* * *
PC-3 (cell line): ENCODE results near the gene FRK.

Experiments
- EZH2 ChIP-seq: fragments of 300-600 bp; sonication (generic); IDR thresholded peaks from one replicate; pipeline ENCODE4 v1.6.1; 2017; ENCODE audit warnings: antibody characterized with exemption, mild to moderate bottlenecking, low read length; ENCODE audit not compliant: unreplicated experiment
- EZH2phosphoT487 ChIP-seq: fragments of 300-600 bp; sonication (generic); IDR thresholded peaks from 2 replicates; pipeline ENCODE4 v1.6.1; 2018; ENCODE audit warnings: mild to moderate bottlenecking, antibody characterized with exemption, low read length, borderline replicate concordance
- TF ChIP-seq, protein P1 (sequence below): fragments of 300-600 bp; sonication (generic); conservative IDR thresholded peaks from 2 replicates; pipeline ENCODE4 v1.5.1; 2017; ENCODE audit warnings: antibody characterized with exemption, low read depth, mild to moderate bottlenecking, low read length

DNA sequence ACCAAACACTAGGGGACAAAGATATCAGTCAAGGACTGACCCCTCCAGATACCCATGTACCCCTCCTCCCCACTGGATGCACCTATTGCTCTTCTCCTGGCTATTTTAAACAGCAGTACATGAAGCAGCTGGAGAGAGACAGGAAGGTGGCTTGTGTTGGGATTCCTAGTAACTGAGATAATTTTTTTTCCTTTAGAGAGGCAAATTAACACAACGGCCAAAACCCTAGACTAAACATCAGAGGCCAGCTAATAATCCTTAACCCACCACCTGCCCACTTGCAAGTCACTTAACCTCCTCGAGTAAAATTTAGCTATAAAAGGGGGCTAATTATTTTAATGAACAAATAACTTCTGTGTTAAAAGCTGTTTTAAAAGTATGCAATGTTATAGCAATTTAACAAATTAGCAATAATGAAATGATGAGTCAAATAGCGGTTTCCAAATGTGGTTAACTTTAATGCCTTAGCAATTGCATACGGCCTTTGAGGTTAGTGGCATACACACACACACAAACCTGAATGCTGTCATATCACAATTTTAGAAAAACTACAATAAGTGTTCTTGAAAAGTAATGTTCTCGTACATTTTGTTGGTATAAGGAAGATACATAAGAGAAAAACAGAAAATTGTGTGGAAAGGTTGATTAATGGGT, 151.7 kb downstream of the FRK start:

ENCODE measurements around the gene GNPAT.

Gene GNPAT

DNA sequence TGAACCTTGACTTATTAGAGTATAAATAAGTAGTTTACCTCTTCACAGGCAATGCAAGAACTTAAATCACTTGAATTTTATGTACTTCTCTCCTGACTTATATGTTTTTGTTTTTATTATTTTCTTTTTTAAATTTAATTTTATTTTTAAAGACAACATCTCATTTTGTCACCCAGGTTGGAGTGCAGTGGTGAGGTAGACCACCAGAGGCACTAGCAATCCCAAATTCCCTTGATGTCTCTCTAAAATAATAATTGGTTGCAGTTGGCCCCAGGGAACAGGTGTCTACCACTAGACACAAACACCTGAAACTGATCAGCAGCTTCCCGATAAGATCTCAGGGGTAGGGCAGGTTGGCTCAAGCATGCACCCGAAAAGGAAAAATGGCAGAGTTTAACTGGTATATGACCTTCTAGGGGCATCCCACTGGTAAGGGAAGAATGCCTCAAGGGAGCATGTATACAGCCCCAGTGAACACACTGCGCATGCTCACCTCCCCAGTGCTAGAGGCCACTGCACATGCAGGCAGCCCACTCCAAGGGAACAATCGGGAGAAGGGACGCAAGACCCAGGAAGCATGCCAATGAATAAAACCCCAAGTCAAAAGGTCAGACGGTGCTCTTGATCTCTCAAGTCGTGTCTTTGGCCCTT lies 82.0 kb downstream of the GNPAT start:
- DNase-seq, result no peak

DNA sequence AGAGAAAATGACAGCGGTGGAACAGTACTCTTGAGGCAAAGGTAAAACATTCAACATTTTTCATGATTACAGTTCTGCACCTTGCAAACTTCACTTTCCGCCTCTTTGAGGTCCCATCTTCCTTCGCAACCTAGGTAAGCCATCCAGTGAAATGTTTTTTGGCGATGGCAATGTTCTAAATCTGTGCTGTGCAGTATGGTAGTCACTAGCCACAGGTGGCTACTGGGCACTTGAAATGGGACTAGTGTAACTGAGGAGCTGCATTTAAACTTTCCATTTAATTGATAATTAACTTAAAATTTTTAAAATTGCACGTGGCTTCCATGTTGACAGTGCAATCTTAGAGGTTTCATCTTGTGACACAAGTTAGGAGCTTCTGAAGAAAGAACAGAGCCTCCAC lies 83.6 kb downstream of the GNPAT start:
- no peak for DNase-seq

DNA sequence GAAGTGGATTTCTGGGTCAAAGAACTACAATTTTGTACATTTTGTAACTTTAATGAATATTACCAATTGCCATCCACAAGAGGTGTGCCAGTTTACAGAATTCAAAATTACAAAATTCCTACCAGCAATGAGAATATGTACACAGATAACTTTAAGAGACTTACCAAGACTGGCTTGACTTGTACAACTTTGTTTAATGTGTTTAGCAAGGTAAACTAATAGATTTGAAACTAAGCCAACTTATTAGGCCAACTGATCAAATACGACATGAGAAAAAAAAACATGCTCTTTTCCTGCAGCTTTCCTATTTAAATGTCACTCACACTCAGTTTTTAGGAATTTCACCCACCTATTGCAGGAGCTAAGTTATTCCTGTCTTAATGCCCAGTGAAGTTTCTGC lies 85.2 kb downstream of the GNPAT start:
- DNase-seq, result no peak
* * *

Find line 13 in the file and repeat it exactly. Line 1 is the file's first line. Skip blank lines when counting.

DNA sequence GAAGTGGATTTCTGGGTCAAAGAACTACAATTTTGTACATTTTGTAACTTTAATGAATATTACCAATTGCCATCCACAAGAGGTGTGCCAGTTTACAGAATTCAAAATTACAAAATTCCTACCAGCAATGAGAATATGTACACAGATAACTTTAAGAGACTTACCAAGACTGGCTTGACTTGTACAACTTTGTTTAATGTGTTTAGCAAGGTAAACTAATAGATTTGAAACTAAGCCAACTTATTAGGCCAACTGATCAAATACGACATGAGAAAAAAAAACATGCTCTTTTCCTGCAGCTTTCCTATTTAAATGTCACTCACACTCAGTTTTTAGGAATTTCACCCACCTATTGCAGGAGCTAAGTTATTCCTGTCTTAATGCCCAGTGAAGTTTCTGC lies 85.2 kb downstream of the GNPAT start: